Tim Russert, NBC News’ Washington bureau chief and a contributor to MSNBC, died Friday of heart failure in Washington.
Russert died of a heart attack in the bureau, while recording voiceovers for the June 15 edition of NBC's Meet The Press, of which he served as the moderator. He was 58.
Russert, an Emmy-winning and much-respected TV journalist, joined NBC News in 1984, coming to the news organization after serving as a counselor in the New York Gov. Mario Cuomo’s office in Albany in 1983 and 1984.
In addition to his duties at NBC News and Meet The Press, Russert also anchored a weekend program for MSNBC, The Tim Russert Show, and contributed political coverage to the cable service. For example, Russert helped moderate a Democratic presidential debate in February in Cleveland that broke ratings records for MSNBC, drawing 7.8 million viewers.
"This is a loss for the entire nation. Everyone at NBC News is in shock and absolutely devastated," said NBC News president Steve Capus in a statement. "He was our respected colleague, mentor, and dear friend. Words can not express our heartbreak. Our thoughts and prayers are with Maureen, Luke, Big Russ and all of Tim’s family."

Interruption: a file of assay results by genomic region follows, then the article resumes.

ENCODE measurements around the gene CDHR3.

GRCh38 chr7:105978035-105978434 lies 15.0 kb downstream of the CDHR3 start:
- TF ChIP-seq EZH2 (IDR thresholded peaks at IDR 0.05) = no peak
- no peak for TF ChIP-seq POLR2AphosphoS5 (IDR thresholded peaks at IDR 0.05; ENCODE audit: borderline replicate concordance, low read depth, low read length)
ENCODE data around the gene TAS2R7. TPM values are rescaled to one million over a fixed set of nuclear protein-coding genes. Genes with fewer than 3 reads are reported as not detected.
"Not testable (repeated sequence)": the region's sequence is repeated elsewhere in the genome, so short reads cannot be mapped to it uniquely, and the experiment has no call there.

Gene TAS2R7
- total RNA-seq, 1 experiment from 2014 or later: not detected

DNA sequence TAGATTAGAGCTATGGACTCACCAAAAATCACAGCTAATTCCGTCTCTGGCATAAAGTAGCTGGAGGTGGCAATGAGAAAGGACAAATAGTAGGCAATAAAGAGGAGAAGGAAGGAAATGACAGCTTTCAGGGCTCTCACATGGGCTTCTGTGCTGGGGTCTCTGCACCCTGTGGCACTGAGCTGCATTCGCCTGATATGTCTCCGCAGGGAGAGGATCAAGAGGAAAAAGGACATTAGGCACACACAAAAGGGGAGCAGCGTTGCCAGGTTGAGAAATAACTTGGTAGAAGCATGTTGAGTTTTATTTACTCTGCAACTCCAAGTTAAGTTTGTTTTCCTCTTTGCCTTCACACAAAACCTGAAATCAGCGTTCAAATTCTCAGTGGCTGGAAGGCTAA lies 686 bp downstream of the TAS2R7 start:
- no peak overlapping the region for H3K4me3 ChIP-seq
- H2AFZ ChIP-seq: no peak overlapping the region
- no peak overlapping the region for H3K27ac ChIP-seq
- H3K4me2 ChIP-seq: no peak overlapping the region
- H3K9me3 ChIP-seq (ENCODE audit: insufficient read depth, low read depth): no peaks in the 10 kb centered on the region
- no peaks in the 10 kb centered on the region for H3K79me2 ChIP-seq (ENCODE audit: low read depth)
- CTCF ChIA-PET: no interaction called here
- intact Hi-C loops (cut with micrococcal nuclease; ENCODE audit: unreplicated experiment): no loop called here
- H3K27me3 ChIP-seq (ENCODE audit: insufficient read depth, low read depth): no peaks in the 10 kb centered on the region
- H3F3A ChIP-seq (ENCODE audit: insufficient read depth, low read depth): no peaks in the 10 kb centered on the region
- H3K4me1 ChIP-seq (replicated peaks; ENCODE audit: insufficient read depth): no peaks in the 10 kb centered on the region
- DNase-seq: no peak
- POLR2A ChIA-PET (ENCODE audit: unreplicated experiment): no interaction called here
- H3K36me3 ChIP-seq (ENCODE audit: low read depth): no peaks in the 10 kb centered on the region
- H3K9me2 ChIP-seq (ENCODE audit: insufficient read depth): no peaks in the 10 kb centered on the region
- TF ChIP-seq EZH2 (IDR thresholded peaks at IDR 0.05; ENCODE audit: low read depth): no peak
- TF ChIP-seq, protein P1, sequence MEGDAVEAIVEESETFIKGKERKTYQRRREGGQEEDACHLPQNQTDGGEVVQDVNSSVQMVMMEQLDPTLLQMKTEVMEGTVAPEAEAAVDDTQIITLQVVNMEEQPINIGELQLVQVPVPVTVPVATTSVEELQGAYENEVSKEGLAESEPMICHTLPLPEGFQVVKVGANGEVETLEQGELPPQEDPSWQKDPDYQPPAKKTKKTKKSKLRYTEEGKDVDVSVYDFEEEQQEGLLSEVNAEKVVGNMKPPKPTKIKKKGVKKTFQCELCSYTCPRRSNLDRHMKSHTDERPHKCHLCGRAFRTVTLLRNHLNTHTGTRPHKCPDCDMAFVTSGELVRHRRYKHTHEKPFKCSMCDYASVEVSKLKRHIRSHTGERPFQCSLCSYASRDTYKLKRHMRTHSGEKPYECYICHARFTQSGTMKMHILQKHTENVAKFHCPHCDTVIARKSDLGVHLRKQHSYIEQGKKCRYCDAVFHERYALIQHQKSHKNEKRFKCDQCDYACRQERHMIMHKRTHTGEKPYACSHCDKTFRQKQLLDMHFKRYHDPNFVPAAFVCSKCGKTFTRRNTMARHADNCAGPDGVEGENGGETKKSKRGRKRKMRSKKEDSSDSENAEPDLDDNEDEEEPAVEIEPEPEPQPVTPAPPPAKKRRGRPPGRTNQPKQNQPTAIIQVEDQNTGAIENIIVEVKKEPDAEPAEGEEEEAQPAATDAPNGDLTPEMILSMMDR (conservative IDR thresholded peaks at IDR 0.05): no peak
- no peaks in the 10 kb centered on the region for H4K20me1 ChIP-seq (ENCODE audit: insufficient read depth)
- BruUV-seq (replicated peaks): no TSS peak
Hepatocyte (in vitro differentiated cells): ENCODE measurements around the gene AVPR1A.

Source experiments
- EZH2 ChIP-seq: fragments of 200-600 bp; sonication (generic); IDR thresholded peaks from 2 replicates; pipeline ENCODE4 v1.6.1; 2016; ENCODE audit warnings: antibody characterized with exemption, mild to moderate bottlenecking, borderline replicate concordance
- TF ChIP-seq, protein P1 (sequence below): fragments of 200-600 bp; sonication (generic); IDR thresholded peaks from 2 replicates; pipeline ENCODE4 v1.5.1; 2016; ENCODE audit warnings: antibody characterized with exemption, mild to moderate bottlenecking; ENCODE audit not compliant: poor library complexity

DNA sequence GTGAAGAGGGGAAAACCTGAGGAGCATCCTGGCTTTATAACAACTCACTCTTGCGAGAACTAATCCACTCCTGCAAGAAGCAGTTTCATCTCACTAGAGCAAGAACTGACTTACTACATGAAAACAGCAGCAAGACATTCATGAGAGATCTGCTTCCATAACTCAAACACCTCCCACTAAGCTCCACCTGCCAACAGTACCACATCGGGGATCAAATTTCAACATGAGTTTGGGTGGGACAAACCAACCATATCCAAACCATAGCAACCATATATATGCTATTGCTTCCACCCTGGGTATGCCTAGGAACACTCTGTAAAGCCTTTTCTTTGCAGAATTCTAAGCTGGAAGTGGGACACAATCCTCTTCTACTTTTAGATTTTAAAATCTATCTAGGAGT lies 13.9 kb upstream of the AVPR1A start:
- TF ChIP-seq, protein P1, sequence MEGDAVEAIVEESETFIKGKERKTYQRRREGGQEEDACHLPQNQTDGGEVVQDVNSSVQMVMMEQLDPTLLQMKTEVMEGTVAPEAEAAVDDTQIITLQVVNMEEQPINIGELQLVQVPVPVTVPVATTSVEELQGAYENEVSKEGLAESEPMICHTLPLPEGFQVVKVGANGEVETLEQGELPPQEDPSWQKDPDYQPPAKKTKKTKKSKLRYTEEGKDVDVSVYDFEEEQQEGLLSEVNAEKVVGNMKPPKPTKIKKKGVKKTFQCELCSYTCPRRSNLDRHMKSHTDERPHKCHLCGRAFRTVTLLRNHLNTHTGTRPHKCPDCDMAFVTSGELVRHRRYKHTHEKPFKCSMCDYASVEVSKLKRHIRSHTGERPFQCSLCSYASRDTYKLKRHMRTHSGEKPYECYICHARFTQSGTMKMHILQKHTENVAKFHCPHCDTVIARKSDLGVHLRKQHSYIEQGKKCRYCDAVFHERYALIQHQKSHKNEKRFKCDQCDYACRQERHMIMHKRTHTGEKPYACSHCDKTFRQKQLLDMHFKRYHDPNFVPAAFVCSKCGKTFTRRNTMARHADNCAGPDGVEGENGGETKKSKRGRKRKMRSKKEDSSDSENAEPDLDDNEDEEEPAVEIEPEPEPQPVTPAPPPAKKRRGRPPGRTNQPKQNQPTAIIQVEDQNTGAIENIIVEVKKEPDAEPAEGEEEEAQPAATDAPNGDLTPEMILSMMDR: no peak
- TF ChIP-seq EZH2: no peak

Added NBCU president and CEO Jeff Zucker: "We are heartbroken at the sudden passing of Tim Russert. We have lost a beloved member of our NBC Universal family and the news world has lost one of its finest. The enormity of this loss cannot be overstated. More than a journalist, Tim was a remarkable family man. Our thoughts and prayers are with his wife, Maureen, their son, Luke, and Tim’s entire extended family."
Former NBC Nightly News anchor Tom Brokaw came on NBC's air Friday afternoon at 3:39 p.m. (ET) to say that Russert had collapsed and died at work. Russert had returned from a recent trip to Italy.
Russert was slated to receive the Fred Dressler Lifetime Achievement Award from Syracuse University’s S.I. Newhouse School of Public Communications June 23.
The veteran political analyst and author became managing editor and moderator of NBC’s Meet the Press in 1991, leading the show to its perch as the most-watched Sunday morning interview show in America.
He won an Emmy in 2005 for this role in the coverage of the funeral of President Ronald Reagan.
This year, Time magazine named Russert one of the 100 most influential people in the world.
His two books, Big Russ and Me and Wisdom of Our Fathers, were both New York Times bestsellers.
Russert was born May 7, 1950, in Buffalo, N.Y. He was a graduate of John Carroll University and the Cleveland-Marshall College of Law, admitted to the bar in New York and the District of Columbia.
His March 2000 interview of Sen. John McCain shared the 2001 Edward R. Murrow Award for Overall Excellence in Television Journalism.